Future of Family
(This column first appeared December 2004)
As we roll ourselves away from the Christmas table this year, many of us are surrounded by more family than we will see at any other time of the year. We’ve all gathered with the ones whom we call when a baby is born or an accident happens. Family, even when it’s dysfunctional, tends to be far more longevous than friendships.
And yet I have been melancholy this year as I think about the future of family. In the weeks leading up to Christmas we were greeted with many different news stories about how the government is remaking family, and I feel as if we’re on this speeding train where the brakes have gone, no one knows where we’re heading, and the engineer doesn’t seem to care.
Earlier this month, Paul Martin decided to push forward a bill allowing same sex marriage, while rejecting the idea of a referendum, largely because he knew he would lose. This may, however, be news to the Toronto Star, which showed nine talking heads on their front page. "It’s about time", said one. "It’s wonderful" said another. Seven out of nine gushed their support for gay marriage, while one said he was uncomfortable with it, though his wife didn’t agree, and another said he rejected it because he was religious. That’s the Toronto Star’s view of Canada: we’re either totally in support of gay marriage, or we’re ambivalent, or we’re religious reactionaries.
I’ve already written about gay marriage, and I won’t repeat that column, except to say this. Many people ask "how is allowing homosexuals to marry going to hurt my marriage?" It likely won’t. But here’s what will happen, and what already has happened in the nations that allow gay marriage. Gay marriage makes it less likely that anybody will get married in the first place. Marriage was once an institution that preserved the family by being the only socially acceptable place to have children. By preserving that type of union that could create children, you guaranteed that when they did come into the picture, they would be protected.
Once divorce and cohabitation became widespread so that marriage was no longer central to family, we made marriage less about children than it was about adult wishes. Gay marriage shows this to the extreme. It’s now a lifestyle choice you can take or leave. And as soon as it’s only a lifestyle choice, it’s one fewer will make. So while gay marriage won’t affect your marriage, it will, as it has in Scandinavia, make it less likely that your children will marry, and that will affect your grandchildren.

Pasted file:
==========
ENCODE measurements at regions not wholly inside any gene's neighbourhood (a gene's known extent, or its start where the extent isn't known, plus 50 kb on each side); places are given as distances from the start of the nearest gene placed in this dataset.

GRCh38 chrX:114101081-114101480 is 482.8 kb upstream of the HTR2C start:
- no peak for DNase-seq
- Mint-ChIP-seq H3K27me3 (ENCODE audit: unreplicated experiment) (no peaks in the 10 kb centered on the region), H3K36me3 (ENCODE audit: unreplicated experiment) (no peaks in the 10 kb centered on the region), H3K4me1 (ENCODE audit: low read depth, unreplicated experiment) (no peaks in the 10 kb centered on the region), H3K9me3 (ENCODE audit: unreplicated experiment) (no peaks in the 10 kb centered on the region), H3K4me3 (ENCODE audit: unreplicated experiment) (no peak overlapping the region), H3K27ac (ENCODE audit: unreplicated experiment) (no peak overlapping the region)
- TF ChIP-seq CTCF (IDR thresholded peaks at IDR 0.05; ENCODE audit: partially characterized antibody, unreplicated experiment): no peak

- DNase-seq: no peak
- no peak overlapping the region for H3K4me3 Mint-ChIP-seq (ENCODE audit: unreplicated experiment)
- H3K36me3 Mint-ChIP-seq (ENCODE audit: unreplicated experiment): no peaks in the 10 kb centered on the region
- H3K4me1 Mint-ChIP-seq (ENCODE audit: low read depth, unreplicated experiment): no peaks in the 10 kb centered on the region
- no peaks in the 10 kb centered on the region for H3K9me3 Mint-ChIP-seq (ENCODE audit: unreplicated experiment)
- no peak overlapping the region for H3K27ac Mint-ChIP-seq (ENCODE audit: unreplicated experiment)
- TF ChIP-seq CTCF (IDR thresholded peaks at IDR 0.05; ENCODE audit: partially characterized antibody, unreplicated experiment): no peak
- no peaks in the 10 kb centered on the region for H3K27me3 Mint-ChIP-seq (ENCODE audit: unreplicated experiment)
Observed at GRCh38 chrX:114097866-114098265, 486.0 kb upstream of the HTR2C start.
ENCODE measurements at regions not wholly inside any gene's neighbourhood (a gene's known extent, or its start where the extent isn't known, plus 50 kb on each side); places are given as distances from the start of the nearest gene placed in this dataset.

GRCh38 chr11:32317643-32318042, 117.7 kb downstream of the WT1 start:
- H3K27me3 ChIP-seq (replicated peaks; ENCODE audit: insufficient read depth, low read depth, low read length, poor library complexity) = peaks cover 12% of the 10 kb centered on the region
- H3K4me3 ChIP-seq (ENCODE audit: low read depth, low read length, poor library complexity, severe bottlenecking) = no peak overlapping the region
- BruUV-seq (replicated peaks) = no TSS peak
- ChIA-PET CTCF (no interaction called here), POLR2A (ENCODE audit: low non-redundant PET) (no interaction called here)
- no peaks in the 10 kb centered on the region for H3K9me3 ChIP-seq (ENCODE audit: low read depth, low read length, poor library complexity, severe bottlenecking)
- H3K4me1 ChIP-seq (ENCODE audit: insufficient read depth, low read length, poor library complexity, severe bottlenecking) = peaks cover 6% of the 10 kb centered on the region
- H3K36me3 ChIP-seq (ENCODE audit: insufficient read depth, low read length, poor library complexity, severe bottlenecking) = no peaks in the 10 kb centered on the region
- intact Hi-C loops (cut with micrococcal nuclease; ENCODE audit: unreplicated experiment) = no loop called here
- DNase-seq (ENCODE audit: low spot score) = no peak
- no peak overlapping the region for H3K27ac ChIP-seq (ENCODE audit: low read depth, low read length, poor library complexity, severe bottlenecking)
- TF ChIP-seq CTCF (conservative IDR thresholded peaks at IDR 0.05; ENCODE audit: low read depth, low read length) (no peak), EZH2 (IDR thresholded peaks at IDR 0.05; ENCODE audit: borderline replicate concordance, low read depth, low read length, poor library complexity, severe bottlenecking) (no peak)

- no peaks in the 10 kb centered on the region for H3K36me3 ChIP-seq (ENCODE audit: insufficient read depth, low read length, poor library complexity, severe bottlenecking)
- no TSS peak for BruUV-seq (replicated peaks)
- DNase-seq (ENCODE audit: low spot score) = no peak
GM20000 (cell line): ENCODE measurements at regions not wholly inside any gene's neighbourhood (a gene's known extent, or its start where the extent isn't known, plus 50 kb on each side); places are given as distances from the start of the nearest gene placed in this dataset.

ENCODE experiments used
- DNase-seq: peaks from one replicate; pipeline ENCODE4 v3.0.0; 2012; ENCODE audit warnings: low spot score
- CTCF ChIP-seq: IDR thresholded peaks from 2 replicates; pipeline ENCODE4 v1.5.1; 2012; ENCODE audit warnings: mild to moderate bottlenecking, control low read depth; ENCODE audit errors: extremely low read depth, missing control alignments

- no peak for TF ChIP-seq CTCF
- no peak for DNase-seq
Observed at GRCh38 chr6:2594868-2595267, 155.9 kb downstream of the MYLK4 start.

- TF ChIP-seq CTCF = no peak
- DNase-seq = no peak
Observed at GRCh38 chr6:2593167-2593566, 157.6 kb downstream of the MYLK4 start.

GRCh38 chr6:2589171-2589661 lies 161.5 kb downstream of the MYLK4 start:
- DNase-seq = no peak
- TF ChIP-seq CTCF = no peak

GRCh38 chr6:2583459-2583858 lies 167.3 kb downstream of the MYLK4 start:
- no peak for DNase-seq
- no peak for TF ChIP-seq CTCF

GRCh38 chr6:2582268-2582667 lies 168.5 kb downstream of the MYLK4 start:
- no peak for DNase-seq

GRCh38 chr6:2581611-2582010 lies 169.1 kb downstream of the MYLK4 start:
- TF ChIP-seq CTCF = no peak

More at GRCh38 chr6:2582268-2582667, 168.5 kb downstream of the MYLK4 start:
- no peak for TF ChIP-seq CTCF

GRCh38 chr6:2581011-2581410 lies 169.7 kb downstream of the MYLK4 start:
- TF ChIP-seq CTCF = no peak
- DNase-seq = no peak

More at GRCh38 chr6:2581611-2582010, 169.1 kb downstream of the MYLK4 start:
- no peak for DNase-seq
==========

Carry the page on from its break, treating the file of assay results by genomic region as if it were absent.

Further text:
Yet this isn’t the only way the government is radically altering children’s lives; it’s also promoting universal day care. This money won’t go primarily to help lower-income parents—they already have subsidized spaces. It will go to expand day care centres so that, as one MP has already said, more stay at home parents will enter the workforce, adding to tax revenues. They want to stop middle class parents from staying at home. Surveys, however, show that day care centres are the least favourite choice of any child care option. Nevertheless, under the government’s scheme, if you stay home, you will subsidize those using centres. If you need to work, and you decide to leave your child with Grandma, you will also get nothing. But if you put your child in care with fifteen other children and strangers, you will be compensated.
It would be much fairer if all parents of preschool children received tax credits to use as they saw fit, either allowing parents to stay at home, to pay Grandma or Aunt Suzie, or to leave children at a centre. But the government has decided that what children need is more time with government workers. We saw that disaster in France two summers ago, when people were so used to letting government look after family they fled the cities during a heat wave, leaving grandparents to suffocate to death. Personally, I’d rather strengthen families.
I know the joy that can come from family. I also know the pain, firsthand, that can come when families don’t work. Rather than making that latter more likely, I would love it if we as a society could fight for family again, and fix the brakes on this train.